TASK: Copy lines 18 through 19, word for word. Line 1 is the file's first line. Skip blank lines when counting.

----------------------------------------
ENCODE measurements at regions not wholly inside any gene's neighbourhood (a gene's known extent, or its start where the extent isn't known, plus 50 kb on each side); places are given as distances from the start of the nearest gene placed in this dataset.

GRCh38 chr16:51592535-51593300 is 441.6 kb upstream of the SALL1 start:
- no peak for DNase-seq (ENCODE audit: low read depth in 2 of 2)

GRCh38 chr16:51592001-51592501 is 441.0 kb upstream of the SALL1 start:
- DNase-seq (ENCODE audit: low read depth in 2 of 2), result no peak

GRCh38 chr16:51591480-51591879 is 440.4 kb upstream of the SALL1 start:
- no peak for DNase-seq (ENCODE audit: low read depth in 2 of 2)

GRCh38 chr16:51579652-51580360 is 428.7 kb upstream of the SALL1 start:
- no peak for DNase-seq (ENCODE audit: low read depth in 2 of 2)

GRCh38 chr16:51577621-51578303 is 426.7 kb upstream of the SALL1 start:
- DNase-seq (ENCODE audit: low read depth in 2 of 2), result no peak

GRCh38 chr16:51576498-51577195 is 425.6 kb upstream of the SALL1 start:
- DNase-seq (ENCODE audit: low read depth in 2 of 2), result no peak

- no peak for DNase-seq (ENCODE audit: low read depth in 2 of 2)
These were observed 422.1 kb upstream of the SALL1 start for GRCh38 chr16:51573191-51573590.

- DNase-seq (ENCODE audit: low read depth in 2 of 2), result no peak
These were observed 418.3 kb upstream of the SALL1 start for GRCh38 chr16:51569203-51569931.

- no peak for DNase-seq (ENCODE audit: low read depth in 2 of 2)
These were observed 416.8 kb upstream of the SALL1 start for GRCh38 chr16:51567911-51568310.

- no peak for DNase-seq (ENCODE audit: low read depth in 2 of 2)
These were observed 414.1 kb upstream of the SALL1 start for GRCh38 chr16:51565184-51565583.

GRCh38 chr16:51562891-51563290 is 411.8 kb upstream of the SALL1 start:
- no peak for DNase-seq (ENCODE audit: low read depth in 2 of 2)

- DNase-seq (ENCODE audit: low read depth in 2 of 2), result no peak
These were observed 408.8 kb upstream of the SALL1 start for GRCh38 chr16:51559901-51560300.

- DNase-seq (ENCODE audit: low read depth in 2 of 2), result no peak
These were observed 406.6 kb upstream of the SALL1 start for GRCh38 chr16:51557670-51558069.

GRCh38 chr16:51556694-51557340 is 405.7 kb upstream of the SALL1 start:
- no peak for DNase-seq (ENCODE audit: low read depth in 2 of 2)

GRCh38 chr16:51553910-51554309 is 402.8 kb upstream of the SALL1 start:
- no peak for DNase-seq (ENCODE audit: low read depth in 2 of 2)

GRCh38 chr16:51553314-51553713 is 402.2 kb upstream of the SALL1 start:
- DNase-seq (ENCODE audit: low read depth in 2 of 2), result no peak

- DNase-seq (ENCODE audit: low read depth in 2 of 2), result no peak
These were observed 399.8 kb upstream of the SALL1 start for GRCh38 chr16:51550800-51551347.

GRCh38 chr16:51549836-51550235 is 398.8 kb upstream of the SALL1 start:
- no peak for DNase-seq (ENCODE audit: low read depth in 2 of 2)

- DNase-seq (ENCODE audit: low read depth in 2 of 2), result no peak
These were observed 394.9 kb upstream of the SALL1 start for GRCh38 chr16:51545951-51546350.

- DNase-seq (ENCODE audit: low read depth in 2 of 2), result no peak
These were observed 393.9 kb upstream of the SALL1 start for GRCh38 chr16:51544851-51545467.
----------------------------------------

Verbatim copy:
- no peak for DNase-seq (ENCODE audit: low read depth in 2 of 2)
These were observed 416.8 kb upstream of the SALL1 start for GRCh38 chr16:51567911-51568310.